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This chaplet of beads has a coral "Buddha head" (fotou, the central piece). Each of the three "reminders" (jinian, shorter strings of beads attached to either side of the "Buddha head", were used to keep track of the number of recitations) consist of a dozen coral beads and a ruby end-piece. The longer string of beads, known as the "back cloud" (beiyun), attached the "Buddha head" and hangs down from the back of the neck; it also features a ruby and ends with an "eastern pearl" pendant.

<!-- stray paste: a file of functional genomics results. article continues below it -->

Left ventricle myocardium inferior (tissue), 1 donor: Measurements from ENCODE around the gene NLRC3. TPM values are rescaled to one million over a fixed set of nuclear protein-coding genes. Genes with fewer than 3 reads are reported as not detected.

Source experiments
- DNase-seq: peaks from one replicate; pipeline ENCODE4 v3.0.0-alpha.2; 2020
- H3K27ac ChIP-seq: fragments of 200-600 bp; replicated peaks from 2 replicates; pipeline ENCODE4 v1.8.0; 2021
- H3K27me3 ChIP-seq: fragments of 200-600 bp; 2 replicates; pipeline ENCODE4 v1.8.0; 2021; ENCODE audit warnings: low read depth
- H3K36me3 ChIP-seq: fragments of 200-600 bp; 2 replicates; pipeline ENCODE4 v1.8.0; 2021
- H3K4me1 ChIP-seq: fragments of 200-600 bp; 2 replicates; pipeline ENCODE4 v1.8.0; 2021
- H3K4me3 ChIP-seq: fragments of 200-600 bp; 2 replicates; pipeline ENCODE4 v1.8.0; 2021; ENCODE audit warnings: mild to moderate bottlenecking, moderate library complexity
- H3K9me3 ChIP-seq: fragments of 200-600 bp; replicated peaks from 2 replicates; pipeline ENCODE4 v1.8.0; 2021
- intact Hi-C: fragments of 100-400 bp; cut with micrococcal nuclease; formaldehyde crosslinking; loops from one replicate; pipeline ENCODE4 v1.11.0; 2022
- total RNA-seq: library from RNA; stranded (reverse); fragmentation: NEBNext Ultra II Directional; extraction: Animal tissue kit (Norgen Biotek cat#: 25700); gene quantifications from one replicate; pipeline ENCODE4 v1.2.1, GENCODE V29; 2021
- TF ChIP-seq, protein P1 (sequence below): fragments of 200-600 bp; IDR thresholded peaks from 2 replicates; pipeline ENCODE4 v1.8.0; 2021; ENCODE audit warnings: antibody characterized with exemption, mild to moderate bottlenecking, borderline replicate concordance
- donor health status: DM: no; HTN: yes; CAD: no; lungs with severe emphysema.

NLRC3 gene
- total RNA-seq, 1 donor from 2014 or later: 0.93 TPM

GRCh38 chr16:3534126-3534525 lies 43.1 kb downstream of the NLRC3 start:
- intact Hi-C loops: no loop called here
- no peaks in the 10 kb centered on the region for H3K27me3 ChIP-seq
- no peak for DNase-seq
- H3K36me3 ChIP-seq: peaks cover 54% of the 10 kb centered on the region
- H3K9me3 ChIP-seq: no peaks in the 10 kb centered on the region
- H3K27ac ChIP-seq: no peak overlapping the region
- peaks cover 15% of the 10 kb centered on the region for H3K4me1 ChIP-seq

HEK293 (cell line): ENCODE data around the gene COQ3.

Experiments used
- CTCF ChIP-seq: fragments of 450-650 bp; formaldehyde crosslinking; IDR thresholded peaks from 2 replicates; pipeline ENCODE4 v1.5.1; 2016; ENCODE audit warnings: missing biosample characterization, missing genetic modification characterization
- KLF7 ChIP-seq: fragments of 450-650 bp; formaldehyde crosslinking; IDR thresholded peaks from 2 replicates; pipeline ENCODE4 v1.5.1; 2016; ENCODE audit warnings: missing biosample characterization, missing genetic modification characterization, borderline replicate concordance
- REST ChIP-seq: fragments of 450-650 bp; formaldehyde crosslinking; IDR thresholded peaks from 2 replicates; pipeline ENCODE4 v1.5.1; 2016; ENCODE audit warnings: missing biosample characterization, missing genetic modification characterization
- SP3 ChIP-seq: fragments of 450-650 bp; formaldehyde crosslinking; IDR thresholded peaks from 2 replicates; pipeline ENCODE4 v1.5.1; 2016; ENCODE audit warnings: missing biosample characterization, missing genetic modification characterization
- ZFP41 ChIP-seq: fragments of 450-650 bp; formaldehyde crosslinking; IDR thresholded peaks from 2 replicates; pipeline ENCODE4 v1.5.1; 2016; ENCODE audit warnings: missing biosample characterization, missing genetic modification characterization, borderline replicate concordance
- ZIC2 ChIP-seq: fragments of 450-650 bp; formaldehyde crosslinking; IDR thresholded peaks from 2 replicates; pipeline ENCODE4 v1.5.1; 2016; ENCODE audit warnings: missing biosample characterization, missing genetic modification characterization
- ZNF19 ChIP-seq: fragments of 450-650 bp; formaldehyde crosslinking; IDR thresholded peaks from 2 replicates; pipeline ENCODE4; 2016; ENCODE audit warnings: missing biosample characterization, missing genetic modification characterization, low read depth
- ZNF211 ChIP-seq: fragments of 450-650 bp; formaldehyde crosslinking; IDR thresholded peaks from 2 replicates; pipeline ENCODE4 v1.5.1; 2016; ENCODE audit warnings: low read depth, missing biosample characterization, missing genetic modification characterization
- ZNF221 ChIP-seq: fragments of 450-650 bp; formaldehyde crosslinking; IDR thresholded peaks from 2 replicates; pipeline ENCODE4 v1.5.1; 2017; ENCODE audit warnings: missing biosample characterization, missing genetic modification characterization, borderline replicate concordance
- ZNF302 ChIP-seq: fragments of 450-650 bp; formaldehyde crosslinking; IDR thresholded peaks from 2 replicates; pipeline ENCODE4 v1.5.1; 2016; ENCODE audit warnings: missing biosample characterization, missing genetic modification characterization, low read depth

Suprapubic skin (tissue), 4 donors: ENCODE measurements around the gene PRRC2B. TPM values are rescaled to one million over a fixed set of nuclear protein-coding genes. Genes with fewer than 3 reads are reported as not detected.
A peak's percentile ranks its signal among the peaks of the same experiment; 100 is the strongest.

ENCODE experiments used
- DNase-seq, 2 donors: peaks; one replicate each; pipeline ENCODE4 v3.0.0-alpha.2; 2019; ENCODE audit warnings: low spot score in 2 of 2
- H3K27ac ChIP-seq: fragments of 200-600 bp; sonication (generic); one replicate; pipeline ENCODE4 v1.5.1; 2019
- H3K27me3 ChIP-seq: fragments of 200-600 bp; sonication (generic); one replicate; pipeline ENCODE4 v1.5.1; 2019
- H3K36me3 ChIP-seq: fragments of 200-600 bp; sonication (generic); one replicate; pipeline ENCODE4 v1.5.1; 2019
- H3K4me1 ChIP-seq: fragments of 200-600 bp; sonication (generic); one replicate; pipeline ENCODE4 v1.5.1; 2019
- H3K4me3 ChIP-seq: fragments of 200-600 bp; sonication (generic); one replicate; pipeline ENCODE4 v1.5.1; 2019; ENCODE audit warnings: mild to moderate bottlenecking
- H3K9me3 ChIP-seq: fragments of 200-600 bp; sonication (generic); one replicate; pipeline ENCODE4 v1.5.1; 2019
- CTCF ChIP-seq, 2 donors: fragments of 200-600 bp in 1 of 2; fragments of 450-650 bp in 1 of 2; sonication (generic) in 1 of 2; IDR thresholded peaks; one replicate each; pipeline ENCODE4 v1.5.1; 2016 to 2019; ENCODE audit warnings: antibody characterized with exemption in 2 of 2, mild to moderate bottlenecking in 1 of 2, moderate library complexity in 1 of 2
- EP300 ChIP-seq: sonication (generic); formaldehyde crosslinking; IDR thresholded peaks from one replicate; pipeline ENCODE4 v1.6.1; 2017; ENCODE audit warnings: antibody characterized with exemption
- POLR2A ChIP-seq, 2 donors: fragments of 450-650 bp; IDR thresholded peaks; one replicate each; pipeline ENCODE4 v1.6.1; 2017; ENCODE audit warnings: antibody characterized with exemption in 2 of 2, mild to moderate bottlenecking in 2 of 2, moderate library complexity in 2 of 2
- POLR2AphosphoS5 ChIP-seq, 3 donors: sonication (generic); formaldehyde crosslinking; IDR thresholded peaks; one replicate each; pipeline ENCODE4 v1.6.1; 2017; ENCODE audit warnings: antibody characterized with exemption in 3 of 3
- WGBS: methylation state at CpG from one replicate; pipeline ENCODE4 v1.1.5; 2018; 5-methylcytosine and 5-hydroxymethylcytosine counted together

Following Ming dynasty (1368-1644) regulations regarding court clothing, rosaries continued to be used by the Qing court - not as device for counting recitations but as part of the imperial court attire. They were markers of social status known as "court beads" (chaozhu). Typically a chaplet of court beads is made up of beads, a Buddha head, reminders, a back cloud, and end-pieces.